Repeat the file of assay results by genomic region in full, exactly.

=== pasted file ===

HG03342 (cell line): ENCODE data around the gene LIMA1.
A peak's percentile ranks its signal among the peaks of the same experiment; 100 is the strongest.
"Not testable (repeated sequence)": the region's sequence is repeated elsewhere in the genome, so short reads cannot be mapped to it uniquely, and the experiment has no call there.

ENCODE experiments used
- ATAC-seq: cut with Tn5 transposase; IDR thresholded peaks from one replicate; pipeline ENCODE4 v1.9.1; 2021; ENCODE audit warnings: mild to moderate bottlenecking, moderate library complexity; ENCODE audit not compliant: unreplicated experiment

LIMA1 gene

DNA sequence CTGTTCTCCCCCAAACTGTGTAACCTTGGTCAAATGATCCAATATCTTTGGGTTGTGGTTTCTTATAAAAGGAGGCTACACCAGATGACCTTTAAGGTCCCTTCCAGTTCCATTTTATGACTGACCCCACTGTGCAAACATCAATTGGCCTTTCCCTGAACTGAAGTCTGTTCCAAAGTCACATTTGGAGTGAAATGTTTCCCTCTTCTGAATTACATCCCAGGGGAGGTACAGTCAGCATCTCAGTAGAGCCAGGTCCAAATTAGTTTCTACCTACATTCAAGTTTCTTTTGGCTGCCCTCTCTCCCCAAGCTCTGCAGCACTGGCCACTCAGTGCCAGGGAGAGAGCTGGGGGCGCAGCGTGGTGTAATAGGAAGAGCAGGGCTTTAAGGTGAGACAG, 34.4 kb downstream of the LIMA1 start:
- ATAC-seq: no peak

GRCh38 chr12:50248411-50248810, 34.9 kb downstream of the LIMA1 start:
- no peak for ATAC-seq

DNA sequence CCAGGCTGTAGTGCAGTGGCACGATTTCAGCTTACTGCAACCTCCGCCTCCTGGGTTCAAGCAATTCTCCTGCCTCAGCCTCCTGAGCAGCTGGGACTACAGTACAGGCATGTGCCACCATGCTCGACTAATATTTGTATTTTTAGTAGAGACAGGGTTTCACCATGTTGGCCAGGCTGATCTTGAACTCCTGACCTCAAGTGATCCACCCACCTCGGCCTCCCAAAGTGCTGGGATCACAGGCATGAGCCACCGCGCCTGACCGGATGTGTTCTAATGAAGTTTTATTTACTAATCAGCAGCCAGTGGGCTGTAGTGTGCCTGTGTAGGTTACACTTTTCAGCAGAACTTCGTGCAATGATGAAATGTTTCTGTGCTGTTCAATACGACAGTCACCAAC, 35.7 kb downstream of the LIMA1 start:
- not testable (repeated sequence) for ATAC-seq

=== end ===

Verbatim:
HG03342 (cell line): ENCODE data around the gene LIMA1.
A peak's percentile ranks its signal among the peaks of the same experiment; 100 is the strongest.
"Not testable (repeated sequence)": the region's sequence is repeated elsewhere in the genome, so short reads cannot be mapped to it uniquely, and the experiment has no call there.

ENCODE experiments used
- ATAC-seq: cut with Tn5 transposase; IDR thresholded peaks from one replicate; pipeline ENCODE4 v1.9.1; 2021; ENCODE audit warnings: mild to moderate bottlenecking, moderate library complexity; ENCODE audit not compliant: unreplicated experiment

LIMA1 gene

DNA sequence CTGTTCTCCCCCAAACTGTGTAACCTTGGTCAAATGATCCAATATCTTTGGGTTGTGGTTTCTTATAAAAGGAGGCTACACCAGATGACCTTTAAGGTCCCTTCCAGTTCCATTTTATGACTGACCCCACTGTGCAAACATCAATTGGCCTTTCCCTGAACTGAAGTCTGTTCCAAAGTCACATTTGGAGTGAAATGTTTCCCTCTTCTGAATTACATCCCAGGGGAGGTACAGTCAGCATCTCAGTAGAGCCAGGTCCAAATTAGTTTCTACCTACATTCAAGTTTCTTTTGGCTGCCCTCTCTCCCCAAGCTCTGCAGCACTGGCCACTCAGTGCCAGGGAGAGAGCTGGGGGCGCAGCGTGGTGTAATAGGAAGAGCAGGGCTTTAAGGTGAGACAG, 34.4 kb downstream of the LIMA1 start:
- ATAC-seq: no peak

GRCh38 chr12:50248411-50248810, 34.9 kb downstream of the LIMA1 start:
- no peak for ATAC-seq

DNA sequence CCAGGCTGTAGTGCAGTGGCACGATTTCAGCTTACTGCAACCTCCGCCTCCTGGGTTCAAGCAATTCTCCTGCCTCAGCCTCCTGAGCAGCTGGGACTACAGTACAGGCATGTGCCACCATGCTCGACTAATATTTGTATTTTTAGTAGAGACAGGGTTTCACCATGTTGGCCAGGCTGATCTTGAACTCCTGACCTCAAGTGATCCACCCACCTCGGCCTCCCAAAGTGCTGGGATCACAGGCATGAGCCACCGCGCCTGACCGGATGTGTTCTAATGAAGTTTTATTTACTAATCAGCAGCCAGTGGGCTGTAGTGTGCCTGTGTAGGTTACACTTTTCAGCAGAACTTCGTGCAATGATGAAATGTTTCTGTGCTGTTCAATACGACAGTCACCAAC, 35.7 kb downstream of the LIMA1 start:
- not testable (repeated sequence) for ATAC-seq